“No dear but I raked the rocks.” This is a conversation I am finally ready to have. Spring has sprung and I am facing yet another year of mowing the yard. I thought I mowed it correctly last week but here I am doing it over again this week! Did I do something wrong? What’s the definition of insanity? Doing the same thing over and over, expecting a different result.
A beautiful, lush landscape can be gorgeous but sometimes I wonder if it is worth it. In a report by The Virginia Cooperative Extension, working in and around landscapes can actually improve the quality of life, help lower crime and increase productivity. However these benefits can come with a cost. Turf grass must be mowed, fertilized, treated for weeds and insects. Most shrubs need repetitive pruning and annual flowers continually replaced, but most costly can be the irrigation required to sustain a lush landscape.
The EPA reports that In the United States over 26 billion gallons of water are consumed each day. Over 30% or 7.8 million gallons is for outdoor usage. The majority of this outdoor usage is for our landscapes and it’s clear we each pay a hefty price tag for this natural beauty. Don’t get me wrong I’m not out to eliminate all landscape. Heck, I’ve made a good living for over 30 years and sent my kids to college “mowing grass”. However, I do believe we can be smarter about our landscapes and their economic, as well as, environmental impact.
Recent drought conditions, magnified by shrinking water resources have forced many areas of the country to “rethink” their landscapes. Regions such as Texas, Colorado, Southern California and Arizona are leading the way in seeking more sustainable landscapes. Many times this quest leads to less or in some cases, no turf grass.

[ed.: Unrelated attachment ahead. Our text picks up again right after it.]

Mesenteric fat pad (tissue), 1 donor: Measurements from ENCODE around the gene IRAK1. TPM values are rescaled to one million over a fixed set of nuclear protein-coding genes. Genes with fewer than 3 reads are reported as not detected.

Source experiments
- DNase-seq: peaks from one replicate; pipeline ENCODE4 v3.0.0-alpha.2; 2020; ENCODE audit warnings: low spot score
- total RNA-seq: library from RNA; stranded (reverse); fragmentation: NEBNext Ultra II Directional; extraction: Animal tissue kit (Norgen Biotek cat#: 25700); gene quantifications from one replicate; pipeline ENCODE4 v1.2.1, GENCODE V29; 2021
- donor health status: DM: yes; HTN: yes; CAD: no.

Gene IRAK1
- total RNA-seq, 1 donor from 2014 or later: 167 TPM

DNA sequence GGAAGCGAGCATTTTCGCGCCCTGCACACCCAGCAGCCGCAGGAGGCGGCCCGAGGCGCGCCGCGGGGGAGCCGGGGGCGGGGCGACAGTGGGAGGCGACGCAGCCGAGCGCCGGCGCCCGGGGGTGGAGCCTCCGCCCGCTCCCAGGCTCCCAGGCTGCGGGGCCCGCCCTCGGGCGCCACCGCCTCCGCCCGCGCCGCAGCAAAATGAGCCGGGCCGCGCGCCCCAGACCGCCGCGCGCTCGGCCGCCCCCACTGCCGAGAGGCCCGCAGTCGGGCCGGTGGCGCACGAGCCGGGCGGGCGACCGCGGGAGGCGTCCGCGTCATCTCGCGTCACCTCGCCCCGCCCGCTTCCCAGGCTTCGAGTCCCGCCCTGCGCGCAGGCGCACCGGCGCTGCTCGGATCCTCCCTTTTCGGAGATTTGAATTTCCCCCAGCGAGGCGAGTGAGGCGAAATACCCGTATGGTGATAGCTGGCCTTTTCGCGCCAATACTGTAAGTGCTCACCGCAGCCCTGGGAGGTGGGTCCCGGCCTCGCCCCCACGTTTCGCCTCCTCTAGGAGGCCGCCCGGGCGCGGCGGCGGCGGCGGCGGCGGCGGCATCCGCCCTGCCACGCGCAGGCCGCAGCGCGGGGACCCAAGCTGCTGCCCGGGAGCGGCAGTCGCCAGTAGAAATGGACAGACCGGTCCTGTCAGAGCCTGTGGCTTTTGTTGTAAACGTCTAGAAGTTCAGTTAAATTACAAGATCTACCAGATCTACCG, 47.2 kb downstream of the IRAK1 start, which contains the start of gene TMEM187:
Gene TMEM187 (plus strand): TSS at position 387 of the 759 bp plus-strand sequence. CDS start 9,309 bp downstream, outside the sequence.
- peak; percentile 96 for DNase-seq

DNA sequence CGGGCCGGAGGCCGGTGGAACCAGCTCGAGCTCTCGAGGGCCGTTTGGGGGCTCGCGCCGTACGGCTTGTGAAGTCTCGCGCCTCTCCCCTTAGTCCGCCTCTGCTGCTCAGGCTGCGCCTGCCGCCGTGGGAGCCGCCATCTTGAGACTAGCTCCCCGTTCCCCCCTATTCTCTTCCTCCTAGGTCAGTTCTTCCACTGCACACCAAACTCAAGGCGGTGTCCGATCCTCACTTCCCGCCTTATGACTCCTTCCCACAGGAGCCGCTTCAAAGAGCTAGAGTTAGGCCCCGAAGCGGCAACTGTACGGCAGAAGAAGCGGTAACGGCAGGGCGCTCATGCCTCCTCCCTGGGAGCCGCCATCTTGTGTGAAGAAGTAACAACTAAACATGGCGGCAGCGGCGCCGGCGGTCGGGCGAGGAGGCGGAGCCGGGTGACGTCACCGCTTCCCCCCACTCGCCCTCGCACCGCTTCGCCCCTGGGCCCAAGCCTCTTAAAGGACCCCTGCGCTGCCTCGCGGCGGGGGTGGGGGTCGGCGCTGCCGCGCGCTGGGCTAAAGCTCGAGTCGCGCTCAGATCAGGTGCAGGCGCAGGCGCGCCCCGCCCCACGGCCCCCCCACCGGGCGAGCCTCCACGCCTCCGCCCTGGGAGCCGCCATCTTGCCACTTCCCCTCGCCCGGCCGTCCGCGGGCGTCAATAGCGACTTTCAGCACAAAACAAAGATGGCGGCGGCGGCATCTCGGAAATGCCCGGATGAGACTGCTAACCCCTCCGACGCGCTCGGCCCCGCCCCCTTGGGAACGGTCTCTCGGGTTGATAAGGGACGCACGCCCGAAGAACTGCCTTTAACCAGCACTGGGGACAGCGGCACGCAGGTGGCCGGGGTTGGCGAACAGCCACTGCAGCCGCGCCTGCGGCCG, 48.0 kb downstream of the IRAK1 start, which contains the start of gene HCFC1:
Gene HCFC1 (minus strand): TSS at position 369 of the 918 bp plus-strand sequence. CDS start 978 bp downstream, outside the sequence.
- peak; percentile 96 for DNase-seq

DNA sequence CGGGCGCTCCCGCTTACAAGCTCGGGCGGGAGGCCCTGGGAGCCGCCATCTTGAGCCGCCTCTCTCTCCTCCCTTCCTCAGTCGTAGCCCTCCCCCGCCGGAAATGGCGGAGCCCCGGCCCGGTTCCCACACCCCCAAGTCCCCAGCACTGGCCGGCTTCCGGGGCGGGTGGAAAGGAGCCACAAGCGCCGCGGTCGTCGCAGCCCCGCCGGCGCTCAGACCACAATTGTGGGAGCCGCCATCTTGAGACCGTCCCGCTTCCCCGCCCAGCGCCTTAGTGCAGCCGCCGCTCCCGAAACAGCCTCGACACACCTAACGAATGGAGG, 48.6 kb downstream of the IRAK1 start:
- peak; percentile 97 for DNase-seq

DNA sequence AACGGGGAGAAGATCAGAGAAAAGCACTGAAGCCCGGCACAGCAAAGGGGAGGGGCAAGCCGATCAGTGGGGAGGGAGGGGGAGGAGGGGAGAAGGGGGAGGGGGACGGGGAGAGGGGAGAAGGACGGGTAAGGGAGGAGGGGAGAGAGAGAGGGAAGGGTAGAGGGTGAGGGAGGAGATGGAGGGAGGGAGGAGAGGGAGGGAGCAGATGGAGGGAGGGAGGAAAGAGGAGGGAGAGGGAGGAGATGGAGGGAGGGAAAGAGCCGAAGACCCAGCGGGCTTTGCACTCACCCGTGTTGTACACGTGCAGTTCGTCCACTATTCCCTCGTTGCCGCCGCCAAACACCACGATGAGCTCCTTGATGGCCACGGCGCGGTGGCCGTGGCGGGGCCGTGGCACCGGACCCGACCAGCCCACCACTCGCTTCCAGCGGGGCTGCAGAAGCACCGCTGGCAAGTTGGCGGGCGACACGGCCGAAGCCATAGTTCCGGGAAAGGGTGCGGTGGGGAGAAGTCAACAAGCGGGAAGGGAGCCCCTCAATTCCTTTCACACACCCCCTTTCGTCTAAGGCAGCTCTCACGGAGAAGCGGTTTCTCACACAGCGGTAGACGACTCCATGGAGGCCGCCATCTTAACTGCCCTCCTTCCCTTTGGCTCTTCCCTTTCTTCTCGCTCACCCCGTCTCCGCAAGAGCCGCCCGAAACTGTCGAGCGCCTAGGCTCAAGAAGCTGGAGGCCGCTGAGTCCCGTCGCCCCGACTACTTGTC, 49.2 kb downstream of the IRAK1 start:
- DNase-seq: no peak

Removal of turf grass in parking lot islands and opting for hardscapes such as decomposed granite or river rock is increasing in popularity. Reclamation of expansive manicured lawns in favor of native wildflowers is catching on, as well, incorporation of perennial plantings versus seasonal annuals. InTexas, J.C. Penney’s has saved tens of thousands of dollars annually, at their corporate headquarters campus, by converting acres of high-maintenance turf into beautiful wildflower meadows. Additionally, this conversion has greatly reduced the amount of irrigation water usage, green waste and carbon emissions generated from the site.
These “new” sustainable landscapes require a fraction of the water compared to traditional plantings. In addition to saving water resources, in many incidences, they require much less care. Some city governments, such as San Diego California, are actually paying residents to eliminate turf grass. This means while “going green” you may be saving some green and putting more than good karma to your bottom line.
While I’m not ready to completely give up on my yard, I am going to begin to remove the non- native plantings, reclaim sections of grass in favor of hardscapes and install perennial instead of annual color. This will help save water, reduce landfill waste and give me some extra, weekend time. With baseball season in full swing, that will come in handy. “Yes Honey, I’m done with the yard!” Now that’s some good karma!